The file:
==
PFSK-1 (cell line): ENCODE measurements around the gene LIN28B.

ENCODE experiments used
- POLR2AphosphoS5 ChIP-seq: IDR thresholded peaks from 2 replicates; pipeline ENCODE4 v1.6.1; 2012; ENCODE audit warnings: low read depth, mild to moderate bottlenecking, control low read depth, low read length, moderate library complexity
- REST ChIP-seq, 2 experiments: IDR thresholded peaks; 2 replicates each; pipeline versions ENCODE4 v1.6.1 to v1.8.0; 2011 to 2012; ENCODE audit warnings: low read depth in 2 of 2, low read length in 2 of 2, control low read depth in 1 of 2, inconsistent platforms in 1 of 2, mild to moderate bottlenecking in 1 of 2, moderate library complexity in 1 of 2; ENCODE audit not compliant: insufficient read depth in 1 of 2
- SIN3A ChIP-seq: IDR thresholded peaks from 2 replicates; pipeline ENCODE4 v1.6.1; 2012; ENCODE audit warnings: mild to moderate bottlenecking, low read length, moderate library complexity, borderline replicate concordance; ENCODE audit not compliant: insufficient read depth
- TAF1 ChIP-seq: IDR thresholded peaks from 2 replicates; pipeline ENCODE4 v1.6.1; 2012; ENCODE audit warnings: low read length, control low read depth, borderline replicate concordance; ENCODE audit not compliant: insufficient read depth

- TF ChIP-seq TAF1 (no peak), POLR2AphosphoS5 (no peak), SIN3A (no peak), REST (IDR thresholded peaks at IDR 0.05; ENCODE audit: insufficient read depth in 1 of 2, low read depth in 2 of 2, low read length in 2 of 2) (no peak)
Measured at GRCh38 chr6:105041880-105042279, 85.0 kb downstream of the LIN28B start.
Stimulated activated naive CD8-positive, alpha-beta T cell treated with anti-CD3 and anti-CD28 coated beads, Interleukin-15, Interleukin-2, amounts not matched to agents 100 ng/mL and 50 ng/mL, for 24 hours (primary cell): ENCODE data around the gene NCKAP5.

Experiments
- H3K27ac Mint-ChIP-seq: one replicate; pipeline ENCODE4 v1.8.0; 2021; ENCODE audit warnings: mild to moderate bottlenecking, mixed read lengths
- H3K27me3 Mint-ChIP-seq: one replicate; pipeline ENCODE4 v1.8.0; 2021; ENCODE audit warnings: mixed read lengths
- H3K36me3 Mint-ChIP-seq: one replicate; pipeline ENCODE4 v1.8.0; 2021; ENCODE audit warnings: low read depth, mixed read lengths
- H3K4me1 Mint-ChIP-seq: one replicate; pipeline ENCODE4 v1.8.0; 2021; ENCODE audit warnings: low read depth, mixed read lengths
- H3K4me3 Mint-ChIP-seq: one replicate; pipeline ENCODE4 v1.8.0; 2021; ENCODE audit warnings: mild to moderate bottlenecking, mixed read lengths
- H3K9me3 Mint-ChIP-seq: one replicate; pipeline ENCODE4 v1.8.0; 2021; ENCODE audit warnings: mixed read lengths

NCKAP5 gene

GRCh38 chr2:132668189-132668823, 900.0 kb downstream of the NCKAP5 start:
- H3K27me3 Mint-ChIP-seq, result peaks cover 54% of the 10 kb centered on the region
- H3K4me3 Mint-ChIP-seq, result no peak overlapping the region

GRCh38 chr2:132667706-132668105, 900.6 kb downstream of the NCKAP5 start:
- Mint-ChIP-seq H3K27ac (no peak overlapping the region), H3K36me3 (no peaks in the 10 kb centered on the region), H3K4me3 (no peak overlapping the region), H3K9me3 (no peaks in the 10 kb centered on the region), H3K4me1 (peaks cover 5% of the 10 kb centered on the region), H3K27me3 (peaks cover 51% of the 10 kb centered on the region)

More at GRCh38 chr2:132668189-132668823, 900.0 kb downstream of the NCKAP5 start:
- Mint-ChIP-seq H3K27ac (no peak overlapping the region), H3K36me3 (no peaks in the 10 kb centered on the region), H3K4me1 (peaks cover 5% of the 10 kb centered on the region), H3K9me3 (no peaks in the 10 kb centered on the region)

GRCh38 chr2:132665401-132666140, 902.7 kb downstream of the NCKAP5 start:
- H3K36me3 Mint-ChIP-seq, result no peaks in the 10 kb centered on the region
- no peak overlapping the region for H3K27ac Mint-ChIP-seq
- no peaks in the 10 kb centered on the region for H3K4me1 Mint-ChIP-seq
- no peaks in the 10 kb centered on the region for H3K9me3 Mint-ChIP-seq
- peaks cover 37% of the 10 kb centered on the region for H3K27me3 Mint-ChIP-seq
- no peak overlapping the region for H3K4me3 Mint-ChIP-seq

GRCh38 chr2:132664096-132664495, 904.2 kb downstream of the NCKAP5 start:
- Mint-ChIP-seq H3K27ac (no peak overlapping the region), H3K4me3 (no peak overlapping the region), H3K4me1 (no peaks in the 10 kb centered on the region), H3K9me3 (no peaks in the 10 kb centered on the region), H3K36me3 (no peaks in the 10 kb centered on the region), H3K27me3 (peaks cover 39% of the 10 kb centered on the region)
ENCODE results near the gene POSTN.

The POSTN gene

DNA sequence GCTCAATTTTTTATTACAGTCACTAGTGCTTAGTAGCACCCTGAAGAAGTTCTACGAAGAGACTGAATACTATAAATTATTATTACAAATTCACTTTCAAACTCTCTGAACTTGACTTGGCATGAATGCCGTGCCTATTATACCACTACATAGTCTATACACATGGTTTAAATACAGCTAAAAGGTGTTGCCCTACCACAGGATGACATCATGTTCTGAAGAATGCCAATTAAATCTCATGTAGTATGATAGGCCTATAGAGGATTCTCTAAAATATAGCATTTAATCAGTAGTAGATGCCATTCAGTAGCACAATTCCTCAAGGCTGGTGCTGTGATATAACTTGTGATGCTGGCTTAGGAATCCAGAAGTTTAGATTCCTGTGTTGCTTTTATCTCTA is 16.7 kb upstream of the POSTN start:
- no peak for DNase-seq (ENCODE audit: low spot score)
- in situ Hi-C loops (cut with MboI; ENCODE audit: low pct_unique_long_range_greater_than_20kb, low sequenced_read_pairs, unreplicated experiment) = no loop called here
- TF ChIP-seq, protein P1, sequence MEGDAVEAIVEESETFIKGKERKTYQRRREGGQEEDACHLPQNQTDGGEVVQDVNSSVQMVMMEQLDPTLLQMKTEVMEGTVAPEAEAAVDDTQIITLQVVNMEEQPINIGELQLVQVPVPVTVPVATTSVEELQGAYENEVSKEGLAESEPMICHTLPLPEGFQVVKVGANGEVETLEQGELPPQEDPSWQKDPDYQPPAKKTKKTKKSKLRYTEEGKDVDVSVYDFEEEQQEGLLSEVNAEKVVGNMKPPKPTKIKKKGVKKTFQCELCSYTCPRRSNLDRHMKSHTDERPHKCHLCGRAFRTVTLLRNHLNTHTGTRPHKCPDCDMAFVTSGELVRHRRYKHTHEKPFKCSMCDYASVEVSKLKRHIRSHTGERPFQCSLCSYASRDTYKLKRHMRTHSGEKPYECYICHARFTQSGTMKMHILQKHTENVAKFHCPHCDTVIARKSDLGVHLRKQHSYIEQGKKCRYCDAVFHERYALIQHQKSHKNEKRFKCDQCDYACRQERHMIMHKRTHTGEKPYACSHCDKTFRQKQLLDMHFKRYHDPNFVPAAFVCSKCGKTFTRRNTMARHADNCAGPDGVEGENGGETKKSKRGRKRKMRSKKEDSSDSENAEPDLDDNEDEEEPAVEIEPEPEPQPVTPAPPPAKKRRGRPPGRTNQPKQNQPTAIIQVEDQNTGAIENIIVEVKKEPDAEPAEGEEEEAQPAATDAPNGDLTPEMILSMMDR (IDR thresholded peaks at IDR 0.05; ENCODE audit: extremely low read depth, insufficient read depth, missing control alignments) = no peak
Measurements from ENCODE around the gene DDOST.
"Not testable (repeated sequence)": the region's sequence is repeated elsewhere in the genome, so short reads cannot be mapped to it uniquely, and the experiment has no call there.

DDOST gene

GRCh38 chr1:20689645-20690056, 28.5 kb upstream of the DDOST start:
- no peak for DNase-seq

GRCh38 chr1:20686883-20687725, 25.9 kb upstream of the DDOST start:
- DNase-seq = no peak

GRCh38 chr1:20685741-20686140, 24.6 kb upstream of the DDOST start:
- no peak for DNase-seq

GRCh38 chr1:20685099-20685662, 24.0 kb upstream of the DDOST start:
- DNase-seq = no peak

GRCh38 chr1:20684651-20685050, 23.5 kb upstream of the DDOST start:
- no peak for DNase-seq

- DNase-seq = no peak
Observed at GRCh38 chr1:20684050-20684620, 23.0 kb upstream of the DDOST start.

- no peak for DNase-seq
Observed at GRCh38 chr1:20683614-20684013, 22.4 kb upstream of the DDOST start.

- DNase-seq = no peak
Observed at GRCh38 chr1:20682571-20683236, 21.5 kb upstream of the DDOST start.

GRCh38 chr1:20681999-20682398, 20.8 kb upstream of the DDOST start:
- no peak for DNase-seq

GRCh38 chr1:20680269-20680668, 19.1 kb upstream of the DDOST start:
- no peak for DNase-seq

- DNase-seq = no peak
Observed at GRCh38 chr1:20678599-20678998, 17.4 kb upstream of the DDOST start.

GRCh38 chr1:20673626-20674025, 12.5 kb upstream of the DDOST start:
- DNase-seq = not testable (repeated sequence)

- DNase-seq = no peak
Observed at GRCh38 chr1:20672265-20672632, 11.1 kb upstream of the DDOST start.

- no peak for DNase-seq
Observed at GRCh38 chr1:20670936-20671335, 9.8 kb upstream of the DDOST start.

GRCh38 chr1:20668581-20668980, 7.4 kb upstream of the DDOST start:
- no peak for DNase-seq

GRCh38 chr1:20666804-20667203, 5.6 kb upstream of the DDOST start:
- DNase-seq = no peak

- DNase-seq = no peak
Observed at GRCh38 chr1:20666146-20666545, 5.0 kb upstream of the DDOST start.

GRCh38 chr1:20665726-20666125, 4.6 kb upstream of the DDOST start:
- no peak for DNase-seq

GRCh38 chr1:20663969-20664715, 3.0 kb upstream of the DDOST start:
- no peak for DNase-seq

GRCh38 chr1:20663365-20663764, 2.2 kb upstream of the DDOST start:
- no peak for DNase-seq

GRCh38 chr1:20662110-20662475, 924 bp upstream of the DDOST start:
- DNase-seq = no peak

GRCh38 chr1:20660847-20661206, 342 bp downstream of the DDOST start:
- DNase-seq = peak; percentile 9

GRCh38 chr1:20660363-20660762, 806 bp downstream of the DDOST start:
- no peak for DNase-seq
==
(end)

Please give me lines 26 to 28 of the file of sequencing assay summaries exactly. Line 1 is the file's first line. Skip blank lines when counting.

- H3K36me3 Mint-ChIP-seq, result no peaks in the 10 kb centered on the region
- no peak overlapping the region for H3K27ac Mint-ChIP-seq
- no peaks in the 10 kb centered on the region for H3K4me1 Mint-ChIP-seq